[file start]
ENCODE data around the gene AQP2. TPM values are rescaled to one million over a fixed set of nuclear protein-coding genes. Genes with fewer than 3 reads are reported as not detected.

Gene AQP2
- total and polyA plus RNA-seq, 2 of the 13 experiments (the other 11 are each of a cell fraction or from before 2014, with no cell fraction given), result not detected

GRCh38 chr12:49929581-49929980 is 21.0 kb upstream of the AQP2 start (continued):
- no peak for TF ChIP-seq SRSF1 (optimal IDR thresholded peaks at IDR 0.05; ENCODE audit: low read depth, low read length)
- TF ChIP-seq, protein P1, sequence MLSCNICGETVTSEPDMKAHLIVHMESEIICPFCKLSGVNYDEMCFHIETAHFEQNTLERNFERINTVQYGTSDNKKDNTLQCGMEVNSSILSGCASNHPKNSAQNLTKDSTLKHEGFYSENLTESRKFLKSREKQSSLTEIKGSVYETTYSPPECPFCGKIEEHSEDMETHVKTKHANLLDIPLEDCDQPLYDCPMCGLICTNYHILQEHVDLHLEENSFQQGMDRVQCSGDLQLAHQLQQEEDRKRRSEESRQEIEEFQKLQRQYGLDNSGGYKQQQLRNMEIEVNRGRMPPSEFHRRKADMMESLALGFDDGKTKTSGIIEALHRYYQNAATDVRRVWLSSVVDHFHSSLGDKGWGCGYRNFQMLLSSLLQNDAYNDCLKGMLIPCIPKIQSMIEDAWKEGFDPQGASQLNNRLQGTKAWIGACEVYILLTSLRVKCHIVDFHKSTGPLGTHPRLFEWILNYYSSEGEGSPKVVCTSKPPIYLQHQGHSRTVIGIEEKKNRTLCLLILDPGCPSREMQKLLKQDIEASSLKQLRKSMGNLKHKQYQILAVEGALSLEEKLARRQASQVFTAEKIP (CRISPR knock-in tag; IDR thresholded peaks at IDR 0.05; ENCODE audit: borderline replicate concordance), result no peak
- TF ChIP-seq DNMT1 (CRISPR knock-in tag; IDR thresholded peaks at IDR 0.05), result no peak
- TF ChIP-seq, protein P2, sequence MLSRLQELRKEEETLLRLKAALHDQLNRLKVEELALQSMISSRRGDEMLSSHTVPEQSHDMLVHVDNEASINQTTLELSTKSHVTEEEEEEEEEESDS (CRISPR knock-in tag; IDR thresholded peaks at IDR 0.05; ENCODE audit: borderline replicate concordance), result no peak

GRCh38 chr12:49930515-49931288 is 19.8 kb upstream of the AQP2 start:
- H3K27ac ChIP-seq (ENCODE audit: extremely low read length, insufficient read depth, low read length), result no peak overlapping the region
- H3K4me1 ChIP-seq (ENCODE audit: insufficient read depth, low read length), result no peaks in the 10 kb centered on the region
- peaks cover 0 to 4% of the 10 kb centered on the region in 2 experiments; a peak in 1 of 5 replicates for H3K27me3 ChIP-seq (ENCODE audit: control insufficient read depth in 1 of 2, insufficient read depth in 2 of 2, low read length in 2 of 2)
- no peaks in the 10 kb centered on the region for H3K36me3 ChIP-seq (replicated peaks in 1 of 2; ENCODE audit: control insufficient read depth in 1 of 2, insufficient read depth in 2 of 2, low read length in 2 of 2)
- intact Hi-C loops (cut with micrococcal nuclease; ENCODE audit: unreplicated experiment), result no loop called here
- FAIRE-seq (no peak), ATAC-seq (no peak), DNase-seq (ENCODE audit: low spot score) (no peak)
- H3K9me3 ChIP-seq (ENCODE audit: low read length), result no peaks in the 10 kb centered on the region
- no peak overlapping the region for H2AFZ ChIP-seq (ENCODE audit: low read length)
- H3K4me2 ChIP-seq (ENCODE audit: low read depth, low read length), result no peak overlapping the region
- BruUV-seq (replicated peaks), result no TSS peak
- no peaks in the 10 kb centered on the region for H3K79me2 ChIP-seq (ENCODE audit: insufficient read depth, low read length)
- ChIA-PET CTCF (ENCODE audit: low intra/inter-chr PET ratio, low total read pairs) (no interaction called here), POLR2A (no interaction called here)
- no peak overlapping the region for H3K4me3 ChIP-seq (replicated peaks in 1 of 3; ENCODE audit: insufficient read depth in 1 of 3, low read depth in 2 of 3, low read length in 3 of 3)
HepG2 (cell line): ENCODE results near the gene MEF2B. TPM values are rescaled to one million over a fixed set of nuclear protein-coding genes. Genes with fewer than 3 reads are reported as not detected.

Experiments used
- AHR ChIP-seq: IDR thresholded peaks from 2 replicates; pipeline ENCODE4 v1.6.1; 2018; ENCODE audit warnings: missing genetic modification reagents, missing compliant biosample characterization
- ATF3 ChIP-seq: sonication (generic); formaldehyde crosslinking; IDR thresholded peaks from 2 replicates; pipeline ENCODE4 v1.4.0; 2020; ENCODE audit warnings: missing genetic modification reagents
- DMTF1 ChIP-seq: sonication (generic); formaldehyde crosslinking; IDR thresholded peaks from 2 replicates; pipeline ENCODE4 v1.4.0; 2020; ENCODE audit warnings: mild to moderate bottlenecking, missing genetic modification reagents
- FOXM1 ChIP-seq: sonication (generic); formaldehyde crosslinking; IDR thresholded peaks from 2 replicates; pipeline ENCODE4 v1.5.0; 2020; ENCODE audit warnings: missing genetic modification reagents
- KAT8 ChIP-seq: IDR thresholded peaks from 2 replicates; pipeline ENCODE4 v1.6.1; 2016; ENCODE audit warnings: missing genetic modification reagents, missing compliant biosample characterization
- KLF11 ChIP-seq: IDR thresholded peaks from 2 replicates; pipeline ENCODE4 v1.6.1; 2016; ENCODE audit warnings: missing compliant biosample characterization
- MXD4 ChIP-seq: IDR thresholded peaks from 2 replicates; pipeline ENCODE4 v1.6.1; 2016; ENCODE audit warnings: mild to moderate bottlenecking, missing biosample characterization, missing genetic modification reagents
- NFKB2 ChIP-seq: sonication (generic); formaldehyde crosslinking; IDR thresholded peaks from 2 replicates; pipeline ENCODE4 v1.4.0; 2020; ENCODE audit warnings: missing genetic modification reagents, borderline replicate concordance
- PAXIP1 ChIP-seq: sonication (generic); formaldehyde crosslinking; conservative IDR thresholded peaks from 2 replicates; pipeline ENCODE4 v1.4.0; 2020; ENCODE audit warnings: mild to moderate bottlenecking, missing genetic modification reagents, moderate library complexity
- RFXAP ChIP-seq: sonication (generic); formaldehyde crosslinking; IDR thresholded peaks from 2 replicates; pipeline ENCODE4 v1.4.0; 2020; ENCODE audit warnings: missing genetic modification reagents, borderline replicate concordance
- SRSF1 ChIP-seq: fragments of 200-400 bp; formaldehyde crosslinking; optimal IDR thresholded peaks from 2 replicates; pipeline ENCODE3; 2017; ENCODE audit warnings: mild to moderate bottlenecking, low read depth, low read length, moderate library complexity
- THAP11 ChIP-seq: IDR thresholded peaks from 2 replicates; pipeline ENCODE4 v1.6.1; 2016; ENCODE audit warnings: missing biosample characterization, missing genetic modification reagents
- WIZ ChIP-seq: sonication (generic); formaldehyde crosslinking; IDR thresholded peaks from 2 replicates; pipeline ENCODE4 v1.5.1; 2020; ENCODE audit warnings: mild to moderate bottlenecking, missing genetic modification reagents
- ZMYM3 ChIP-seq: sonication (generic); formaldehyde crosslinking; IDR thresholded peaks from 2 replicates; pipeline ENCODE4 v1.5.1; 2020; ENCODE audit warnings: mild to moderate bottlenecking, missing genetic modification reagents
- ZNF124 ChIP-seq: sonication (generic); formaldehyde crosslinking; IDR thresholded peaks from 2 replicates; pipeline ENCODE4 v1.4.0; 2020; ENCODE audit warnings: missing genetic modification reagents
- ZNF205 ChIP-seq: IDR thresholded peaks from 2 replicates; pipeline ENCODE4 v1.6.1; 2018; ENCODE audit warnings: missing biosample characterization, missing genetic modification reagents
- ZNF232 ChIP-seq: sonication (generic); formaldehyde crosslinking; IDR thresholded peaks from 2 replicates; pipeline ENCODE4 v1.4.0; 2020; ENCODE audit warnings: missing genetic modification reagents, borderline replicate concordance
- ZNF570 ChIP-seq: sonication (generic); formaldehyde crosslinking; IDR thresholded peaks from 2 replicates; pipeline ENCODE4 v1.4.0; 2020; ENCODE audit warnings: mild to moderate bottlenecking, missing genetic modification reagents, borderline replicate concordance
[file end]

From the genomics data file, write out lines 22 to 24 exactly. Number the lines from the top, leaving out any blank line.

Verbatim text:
- no peak overlapping the region for H3K4me3 ChIP-seq (replicated peaks in 1 of 3; ENCODE audit: insufficient read depth in 1 of 3, low read depth in 2 of 3, low read length in 3 of 3)
HepG2 (cell line): ENCODE results near the gene MEF2B. TPM values are rescaled to one million over a fixed set of nuclear protein-coding genes. Genes with fewer than 3 reads are reported as not detected.

Experiments used